By Gary McKechnie
Anastasia State Park, on the Great Florida Birding Trail, features four miles of Atlantic Ocean beachfront, 139 campsites, a tidal salt marsh and the famous St. Augustine Amphitheatre.
As dusk descends on Anastasia State Park in St. Augustine, some sunbathers will stow their coolers, fold up beach chairs, wrap their towels, then sift through the sand and wander back to their campsite.
At day’s end here beside the Atlantic Ocean and Salt Run, the prevailing silence of Anastasia State Park is broken only by the sound of friendly campground conversations, the skitter of birds in the thick oak hammock, the snapping hiss of multiple campfires and, a short distance down a dirt path…
… the live sounds of Tony Bennett.
America boasts more than 6,600 state parks, or so estimates the National Association of State Park Directors. None of them, however, could hold an upraised encore lighter to 1,600-acre Anastasia State Park.
That’s not just because this is an avian rest stop on the Great Florida Birding Trail or that it features four miles of Atlantic Ocean beachfront plus 139 campsites, a tidal salt marsh and the ruins of a quarry where coquina rock was mined to create Castillo de San Marcos.
It’s because Anastasia State Park is home to the 4,000-seat St. Augustine Amphitheatre.
St. Augustine Amphitheatre
While tens of thousands of visitors are drawn annually by the fishing, swimming, hiking, bicycling, canoeing, camping, shelling and kayaking to be found here, tens of thousands more come because of a cultural calendar that reads like a Live Aid line-up.
During their latest March-November season, the Amphitheatre presented Bill Clinton, Stevie Nicks, Heart, Tony Bennett, Wilco, Lyle Lovett, John Hiatt, and the Moody Blues. Then there was Blondie, Devo, Jill Scott, Buddy Guy, Jonny Lang, Joe Cocker, Train, Boston and REO Speedwagon. Also on the bill was a live presentation of Garrison Keillor’s A Prairie Home Companion and the premiere American performance by the National Symphony Orchestra of Cuba.
When the concert season ended, the venue was transformed into a winter wonderland featuring an Elf Village with an ice slide, skating and an elf train.
Incredibly, none of these performances would have been possible without Pedro Menéndez de Avilés. In 1965, playwright Paul Green marked the 400th anniversary of St. Augustine’s founding by creating Cross and Sword, a drama of de Avilés’s settlement of the city and ensuing battles with the French Huguenots at Fort Caroline. By 1973, Cross and Sword was named Florida’s State Play, but by 1996 the show had run its course and left an empty amphitheater in its wake.
But the shell of a bare concert stage languishing inside a state park didn’t sit well with some St. Augustinians so, in 2002, county administrators and members of the arts community decided that rather than present a single show every 30 years, they would create a way to stage 30 (or more) shows every single year.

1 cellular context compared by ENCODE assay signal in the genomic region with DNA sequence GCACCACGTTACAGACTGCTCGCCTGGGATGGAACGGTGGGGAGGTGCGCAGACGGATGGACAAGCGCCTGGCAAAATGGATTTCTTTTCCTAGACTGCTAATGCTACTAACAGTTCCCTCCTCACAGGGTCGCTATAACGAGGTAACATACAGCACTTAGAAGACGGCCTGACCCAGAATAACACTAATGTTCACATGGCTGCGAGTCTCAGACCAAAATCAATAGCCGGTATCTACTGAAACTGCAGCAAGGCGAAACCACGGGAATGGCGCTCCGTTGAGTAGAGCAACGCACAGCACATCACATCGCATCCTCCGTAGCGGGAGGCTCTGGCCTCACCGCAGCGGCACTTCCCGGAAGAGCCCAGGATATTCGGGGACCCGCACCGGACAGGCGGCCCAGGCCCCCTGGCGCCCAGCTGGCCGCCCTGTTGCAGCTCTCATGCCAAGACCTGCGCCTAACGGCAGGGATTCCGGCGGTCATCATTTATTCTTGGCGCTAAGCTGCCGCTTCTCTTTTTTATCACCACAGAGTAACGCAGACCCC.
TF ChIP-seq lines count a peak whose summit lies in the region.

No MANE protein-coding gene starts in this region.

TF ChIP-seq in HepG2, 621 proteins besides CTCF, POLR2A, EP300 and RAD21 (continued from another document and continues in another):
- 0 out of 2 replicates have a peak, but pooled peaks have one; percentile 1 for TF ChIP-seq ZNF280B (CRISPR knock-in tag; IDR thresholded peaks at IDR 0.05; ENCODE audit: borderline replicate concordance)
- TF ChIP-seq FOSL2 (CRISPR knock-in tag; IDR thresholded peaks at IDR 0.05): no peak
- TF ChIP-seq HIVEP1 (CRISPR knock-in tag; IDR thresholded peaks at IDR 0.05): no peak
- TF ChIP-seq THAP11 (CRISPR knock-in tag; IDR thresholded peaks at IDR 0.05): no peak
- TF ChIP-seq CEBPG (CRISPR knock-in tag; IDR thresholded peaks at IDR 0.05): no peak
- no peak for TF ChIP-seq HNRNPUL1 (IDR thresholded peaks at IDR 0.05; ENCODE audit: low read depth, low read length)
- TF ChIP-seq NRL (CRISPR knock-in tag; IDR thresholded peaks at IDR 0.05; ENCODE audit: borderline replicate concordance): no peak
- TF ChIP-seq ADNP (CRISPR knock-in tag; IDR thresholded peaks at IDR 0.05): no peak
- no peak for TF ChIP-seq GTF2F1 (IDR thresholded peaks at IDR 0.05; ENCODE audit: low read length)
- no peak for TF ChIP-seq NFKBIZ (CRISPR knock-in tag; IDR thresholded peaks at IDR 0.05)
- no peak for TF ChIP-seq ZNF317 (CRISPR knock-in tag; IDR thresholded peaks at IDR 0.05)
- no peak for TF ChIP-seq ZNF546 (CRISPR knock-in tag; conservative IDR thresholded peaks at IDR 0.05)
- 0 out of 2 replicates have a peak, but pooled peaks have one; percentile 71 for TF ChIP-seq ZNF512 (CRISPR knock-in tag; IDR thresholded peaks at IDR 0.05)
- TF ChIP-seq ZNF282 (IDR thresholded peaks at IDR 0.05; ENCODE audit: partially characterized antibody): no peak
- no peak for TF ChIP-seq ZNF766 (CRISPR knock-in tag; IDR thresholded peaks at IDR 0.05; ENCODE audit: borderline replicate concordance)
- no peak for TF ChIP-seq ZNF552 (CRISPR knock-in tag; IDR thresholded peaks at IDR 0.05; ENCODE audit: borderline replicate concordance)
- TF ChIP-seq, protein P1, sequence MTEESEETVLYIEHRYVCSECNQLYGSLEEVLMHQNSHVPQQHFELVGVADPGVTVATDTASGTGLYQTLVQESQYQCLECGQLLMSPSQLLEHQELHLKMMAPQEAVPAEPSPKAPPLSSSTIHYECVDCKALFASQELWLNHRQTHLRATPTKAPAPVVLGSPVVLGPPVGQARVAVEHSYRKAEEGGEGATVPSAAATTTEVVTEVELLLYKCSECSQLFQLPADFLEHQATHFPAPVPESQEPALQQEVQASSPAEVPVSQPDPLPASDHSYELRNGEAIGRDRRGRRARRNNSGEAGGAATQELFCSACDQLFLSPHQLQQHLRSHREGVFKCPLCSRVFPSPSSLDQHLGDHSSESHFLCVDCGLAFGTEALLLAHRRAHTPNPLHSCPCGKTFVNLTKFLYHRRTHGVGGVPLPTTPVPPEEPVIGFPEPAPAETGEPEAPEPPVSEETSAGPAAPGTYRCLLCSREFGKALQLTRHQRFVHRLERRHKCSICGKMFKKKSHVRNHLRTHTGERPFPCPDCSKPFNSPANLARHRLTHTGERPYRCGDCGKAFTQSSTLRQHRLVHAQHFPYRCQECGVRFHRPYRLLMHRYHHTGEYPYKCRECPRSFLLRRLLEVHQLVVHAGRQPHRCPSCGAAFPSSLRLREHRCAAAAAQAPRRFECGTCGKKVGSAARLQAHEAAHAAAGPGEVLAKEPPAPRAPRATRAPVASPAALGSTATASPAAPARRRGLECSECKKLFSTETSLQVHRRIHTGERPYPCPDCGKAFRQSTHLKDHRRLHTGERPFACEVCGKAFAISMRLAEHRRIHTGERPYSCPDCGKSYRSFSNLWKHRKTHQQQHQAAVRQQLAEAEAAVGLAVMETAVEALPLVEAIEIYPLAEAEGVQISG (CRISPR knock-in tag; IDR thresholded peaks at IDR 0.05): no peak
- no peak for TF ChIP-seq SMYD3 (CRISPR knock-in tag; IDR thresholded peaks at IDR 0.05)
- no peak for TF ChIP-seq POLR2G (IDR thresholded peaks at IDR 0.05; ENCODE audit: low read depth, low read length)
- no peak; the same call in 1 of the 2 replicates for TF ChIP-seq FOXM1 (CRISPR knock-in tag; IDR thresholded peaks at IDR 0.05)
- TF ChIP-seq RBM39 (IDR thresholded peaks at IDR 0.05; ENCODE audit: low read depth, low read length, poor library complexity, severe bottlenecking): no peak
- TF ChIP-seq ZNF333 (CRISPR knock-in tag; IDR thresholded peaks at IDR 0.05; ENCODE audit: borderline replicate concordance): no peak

By August 2007 the restored venue was open for business and today the St. Johns County Cultural Events Division employs a staff of eight full-time employees staging performances at the Amphitheatre.
Touring Performers as Florida Tourists
In the soft light of the late afternoon, a motorcade of Devo and Blondie fans turns off A1A and slips into the park entrance. The solid slam of car doors ricochets across Anastasia, to be replaced by New Wave tunes played in the plaza by a D.J.
At a 1980s-style high school prom, camouflaged among guests hoisting beers and sporting Devo-style jumpsuits and Debbie Harry-inspired leather dresses, are staff members decked out in thin ties and wraparound shades. Pre-show plaza parties like this are one way the Amphitheatre’s staff and 300 volunteers work to make each concert experience unique for the audience, just as they work to make each appearance unforgettable for the performers.
“Artists love the way we take care of them,” says Ryan Murphy, the venue’s 36-year-old general manager. “Before the show we can take them to the beach or to the St. Augustine Lighthouse or to Ripley’s museum or into the historic district. Afterward they tell us this is one of the best places they’ve played and how enthusiastic our audiences are. They love the way the stage and seating is arranged. Even though it’s a large venue, it’s intimate.
“And because artists and people in the industry talk to each other and because performers love it here, other performers already know all about us. They know that this is a beautiful venue in a beautiful state park in a beautiful city beside the Atlantic Ocean.”
As the plaza party is winding down, the audience in the amphitheater is getting wound up. By the time the band takes the stage, a collective energy surges through the theater. Whether in the canopy-sheltered section beside the stage known as ‘The Pit’ or at the upper level where seating is under the stars, the ingeniously simple design provides excellent sight lines and acoustics no matter where you sit.
And whether the performer is Bill Clinton, Tony Bennett or Blondie, the best view may not be when you’re looking at the stage. It’s when you see 4,000 people enjoying the unique pleasures of a Florida state park.
If You Go
St. Augustine Amphitheatre
1340C A1A South, St. Augustine